Federal prosecutors continue to stand by the charge that Fai was propagating information for the ISI while at the mercy of them financially. When the tables are turned, however, America’s stance on non-governmental organizations is just the opposite. More than a dozen US citizens were charged with financing an opposition movement in Egypt last year, most of who were employed through NGO’s operating from offices based in the States. Is there a double standard in the US when it comes to handling NGOs? Given the time of Fai’s arrest — and his ties with America’s fair-weather friend, Pakistan — it seems as if America can pick and chose who its own citizens can be compensated by.

At his sentencing, Fai pleaded, “I fight a worthy fight — freedom for Kashmir. I sacrifice for a worthy cause — independence for Kashmir.”

His attorney agrees that Fai worked towards furthering a cause that was critical for his home country and perhaps couldn’t have been possible without ISI aid. “He has managed somehow to bring people together to talk about peace,” his layer, Nina Ginsberg, told the court.

Even Robert Grenier, the former Central Intelligence Agency official that headed the CIA’s counterterrorism center, has spoken out again America’s persecution of Fai. “It is hard to suppose that the timing of this case has nothing to do with the current feud between the ISI and its American counterpart,” Grenier wrote last year. “No doubt, the discovery of undeclared foreign intelligence activities in the US makes for a useful talking point in the context of Pakistani demands for greater visibility into US intelligence activities in their country. But none of us should be fooled into thinking that this latest tempest in a teapot is anything other than what it is: a distraction.”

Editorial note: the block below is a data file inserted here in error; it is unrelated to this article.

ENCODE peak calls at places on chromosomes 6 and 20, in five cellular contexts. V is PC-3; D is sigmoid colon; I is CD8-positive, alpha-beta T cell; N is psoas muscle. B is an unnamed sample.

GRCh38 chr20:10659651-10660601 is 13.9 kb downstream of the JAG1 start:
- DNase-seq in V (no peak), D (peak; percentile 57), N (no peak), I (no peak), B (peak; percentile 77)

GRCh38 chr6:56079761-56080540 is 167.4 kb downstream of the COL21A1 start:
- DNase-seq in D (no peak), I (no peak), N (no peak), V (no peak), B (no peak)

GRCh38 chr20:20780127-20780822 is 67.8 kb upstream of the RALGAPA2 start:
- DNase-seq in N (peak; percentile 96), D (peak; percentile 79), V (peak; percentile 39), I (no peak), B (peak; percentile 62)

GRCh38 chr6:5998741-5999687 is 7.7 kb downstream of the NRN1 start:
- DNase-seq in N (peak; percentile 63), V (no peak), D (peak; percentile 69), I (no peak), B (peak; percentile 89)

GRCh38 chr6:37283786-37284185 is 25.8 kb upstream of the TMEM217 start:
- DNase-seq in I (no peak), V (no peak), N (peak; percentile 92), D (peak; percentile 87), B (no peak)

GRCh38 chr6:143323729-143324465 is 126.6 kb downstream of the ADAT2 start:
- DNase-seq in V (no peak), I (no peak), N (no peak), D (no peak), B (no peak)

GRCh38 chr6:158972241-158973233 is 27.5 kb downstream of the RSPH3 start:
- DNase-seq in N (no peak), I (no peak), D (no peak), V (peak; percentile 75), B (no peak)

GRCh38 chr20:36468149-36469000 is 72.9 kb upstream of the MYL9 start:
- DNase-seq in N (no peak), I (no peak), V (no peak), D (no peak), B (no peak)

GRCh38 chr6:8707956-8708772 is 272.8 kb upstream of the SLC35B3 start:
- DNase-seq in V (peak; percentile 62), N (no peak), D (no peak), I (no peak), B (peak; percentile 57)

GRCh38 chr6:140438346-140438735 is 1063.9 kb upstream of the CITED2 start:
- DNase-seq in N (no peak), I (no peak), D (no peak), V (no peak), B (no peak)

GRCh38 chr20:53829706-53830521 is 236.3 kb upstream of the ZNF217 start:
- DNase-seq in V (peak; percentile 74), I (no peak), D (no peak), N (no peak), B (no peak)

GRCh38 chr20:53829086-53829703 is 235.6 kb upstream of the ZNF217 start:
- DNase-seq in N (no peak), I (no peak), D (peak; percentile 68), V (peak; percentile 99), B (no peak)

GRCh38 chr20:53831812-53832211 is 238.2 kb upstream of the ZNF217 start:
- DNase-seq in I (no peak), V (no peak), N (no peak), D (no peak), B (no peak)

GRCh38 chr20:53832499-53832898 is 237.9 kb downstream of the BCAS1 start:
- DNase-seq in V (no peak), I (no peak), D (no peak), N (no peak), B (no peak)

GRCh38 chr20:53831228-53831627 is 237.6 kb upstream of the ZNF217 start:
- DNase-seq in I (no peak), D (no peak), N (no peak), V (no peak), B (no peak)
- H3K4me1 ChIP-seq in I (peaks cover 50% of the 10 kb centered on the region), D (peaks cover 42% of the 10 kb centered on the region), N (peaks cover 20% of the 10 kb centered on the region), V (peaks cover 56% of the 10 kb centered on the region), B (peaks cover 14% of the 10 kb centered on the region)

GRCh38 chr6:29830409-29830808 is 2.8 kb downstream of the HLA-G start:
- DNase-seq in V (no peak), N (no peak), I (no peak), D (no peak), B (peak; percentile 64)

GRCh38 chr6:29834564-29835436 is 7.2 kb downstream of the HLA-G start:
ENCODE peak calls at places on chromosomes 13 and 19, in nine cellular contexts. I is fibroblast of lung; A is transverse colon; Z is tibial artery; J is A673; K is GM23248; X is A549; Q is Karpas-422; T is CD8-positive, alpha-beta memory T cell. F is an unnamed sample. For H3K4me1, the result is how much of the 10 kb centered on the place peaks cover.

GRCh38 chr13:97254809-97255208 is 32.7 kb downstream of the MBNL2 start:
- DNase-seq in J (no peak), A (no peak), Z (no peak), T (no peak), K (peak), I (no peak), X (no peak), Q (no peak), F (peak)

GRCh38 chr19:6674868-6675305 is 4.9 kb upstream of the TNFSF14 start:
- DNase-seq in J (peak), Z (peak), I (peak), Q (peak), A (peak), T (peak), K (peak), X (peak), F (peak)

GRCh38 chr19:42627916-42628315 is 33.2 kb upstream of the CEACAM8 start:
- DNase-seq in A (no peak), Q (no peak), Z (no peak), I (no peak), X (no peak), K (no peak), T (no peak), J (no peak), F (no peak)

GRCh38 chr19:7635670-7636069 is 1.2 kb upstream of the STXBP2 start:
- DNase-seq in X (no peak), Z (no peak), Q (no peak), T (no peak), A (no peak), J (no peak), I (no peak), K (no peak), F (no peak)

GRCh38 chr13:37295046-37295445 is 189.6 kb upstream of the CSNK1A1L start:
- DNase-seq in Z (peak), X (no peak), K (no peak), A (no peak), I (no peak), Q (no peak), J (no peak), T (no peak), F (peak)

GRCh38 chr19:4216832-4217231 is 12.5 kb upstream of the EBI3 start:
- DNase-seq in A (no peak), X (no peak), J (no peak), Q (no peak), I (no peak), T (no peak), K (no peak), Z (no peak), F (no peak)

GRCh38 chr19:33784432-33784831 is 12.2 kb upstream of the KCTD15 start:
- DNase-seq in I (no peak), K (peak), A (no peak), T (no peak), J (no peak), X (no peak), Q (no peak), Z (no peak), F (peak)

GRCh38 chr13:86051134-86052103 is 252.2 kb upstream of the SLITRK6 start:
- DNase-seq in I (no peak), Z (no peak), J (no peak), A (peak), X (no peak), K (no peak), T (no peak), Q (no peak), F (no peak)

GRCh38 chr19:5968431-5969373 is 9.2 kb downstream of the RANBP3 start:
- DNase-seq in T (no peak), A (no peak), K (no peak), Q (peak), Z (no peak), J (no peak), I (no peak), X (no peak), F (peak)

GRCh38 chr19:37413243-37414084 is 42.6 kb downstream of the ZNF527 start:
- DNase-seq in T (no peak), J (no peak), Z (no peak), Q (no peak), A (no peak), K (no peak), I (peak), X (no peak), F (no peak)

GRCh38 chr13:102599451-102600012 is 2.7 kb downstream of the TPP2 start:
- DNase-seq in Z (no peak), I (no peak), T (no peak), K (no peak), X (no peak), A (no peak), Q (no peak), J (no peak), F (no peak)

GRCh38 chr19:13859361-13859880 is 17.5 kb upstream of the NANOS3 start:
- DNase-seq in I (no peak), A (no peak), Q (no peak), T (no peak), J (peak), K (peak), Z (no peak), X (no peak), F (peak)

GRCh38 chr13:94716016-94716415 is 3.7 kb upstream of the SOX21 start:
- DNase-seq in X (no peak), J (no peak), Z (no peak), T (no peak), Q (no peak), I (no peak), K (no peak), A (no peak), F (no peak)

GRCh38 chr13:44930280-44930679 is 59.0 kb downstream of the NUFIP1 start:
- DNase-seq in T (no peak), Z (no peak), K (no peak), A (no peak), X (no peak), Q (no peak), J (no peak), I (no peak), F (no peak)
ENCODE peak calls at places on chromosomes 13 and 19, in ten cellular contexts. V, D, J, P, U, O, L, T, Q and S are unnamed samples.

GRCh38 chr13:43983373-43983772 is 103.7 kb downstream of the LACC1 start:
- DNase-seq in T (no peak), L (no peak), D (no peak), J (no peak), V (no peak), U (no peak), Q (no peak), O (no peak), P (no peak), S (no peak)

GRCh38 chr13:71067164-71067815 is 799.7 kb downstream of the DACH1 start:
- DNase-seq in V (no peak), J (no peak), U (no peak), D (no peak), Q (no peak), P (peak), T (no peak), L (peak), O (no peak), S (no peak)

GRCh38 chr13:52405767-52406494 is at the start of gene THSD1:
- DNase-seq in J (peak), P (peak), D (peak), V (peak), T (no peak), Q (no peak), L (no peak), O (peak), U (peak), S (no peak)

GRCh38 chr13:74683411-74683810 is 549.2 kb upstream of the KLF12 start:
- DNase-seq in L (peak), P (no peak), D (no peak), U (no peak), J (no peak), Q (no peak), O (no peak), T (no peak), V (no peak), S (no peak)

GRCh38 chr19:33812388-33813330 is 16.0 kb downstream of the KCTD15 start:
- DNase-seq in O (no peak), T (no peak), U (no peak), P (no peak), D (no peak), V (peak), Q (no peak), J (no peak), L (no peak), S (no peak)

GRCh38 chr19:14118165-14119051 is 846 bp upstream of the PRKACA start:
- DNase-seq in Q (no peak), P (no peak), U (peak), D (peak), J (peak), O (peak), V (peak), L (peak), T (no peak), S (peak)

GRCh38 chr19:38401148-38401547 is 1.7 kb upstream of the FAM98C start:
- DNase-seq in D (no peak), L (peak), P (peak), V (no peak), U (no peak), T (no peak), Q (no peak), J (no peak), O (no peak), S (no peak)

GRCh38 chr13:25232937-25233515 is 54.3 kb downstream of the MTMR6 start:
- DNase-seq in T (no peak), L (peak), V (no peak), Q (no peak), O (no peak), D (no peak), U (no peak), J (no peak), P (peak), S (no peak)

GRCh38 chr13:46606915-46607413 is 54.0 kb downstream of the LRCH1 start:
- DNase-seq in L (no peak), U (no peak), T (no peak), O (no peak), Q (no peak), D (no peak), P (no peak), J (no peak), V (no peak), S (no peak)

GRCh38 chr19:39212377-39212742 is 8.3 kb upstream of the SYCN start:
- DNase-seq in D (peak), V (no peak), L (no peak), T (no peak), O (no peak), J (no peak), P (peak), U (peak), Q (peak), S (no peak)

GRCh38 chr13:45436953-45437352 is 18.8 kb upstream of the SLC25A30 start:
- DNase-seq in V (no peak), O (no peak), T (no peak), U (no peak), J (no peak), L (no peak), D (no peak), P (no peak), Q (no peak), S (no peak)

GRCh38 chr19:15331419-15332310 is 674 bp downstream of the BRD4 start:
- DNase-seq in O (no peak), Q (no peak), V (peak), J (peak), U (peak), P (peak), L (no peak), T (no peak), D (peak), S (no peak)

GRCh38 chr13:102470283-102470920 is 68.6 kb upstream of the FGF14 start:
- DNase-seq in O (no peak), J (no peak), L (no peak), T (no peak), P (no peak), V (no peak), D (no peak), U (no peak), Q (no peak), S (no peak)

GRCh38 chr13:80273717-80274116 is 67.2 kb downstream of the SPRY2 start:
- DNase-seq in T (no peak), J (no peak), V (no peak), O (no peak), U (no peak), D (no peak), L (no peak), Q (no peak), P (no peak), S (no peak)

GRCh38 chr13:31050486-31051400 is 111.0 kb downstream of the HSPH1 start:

In Fai’s defense, Grenier described the man’s role in Washington as not unlike what many other do in the US capital. “In short, he has been doing what virtually all advocacy groups do in Washington. His sole violation, in this respect at least, has been to fail to file the necessary paperwork to declare himself an agent of a foreign government, and thus formally join his 2,500 counterparts,” he writes, adding, “as is often the case in Washington, it was not the non-existent “crime” which was important, but the effort to cover it up.”

“Yes, even casinos have rules, and the rules in this case appear to have been systematically broken. But at a time when Washington politics is awash in special-interest cash, when the President himself managed to collect some $86m for both his upcoming campaign and for his party in just the past three months alone, when wealthy campaign “bundlers” are rewardedwith political favours for organising groups of their well-heeled friends to make political contributions en masse, it is a bit hard to get worked up over these almost pathetically marginal effortsto raise awareness of the plight of Kashmiris. Presumably, advocates for the redoubtable US India Political Action Committee have no need to engage in such subterfuges,” insists Grenier.

For failing to disclose the compensation he received from the ISI — and attempting to bring change to his native Kashmir — Fai was sentenced to two years in prison. Following the sentencing, shops, schools, businesses and public transport was suspended in Indian Kashmir after leaders there called for a strike in opposition to America's persecution of Fai.